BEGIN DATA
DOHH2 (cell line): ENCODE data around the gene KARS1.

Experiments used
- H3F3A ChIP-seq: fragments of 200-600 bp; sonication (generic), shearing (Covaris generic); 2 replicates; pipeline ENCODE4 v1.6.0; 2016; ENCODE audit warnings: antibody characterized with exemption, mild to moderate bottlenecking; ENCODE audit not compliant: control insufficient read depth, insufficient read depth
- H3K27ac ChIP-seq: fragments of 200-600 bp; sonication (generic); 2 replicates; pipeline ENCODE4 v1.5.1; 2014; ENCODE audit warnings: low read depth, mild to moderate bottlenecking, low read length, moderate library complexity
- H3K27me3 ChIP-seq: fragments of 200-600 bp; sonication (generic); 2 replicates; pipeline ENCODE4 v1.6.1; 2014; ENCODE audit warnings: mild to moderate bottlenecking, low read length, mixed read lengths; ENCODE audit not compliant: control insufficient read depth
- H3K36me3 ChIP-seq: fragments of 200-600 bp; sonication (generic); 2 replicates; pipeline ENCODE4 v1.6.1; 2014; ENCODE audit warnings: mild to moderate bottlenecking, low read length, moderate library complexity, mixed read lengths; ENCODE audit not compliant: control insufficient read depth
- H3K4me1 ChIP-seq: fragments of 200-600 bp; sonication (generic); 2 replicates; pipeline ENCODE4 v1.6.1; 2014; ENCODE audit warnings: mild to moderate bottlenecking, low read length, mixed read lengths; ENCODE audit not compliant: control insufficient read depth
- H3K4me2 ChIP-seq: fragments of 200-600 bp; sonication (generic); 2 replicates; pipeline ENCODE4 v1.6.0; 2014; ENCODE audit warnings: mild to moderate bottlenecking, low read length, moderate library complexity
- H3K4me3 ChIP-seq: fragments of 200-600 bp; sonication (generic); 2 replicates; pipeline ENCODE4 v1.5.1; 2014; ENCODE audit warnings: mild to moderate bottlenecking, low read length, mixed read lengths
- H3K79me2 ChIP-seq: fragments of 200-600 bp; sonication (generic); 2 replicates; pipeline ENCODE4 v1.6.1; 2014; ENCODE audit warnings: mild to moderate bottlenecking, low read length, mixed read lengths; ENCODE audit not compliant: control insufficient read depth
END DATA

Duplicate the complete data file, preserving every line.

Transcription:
DOHH2 (cell line): ENCODE data around the gene KARS1.

Experiments used
- H3F3A ChIP-seq: fragments of 200-600 bp; sonication (generic), shearing (Covaris generic); 2 replicates; pipeline ENCODE4 v1.6.0; 2016; ENCODE audit warnings: antibody characterized with exemption, mild to moderate bottlenecking; ENCODE audit not compliant: control insufficient read depth, insufficient read depth
- H3K27ac ChIP-seq: fragments of 200-600 bp; sonication (generic); 2 replicates; pipeline ENCODE4 v1.5.1; 2014; ENCODE audit warnings: low read depth, mild to moderate bottlenecking, low read length, moderate library complexity
- H3K27me3 ChIP-seq: fragments of 200-600 bp; sonication (generic); 2 replicates; pipeline ENCODE4 v1.6.1; 2014; ENCODE audit warnings: mild to moderate bottlenecking, low read length, mixed read lengths; ENCODE audit not compliant: control insufficient read depth
- H3K36me3 ChIP-seq: fragments of 200-600 bp; sonication (generic); 2 replicates; pipeline ENCODE4 v1.6.1; 2014; ENCODE audit warnings: mild to moderate bottlenecking, low read length, moderate library complexity, mixed read lengths; ENCODE audit not compliant: control insufficient read depth
- H3K4me1 ChIP-seq: fragments of 200-600 bp; sonication (generic); 2 replicates; pipeline ENCODE4 v1.6.1; 2014; ENCODE audit warnings: mild to moderate bottlenecking, low read length, mixed read lengths; ENCODE audit not compliant: control insufficient read depth
- H3K4me2 ChIP-seq: fragments of 200-600 bp; sonication (generic); 2 replicates; pipeline ENCODE4 v1.6.0; 2014; ENCODE audit warnings: mild to moderate bottlenecking, low read length, moderate library complexity
- H3K4me3 ChIP-seq: fragments of 200-600 bp; sonication (generic); 2 replicates; pipeline ENCODE4 v1.5.1; 2014; ENCODE audit warnings: mild to moderate bottlenecking, low read length, mixed read lengths
- H3K79me2 ChIP-seq: fragments of 200-600 bp; sonication (generic); 2 replicates; pipeline ENCODE4 v1.6.1; 2014; ENCODE audit warnings: mild to moderate bottlenecking, low read length, mixed read lengths; ENCODE audit not compliant: control insufficient read depth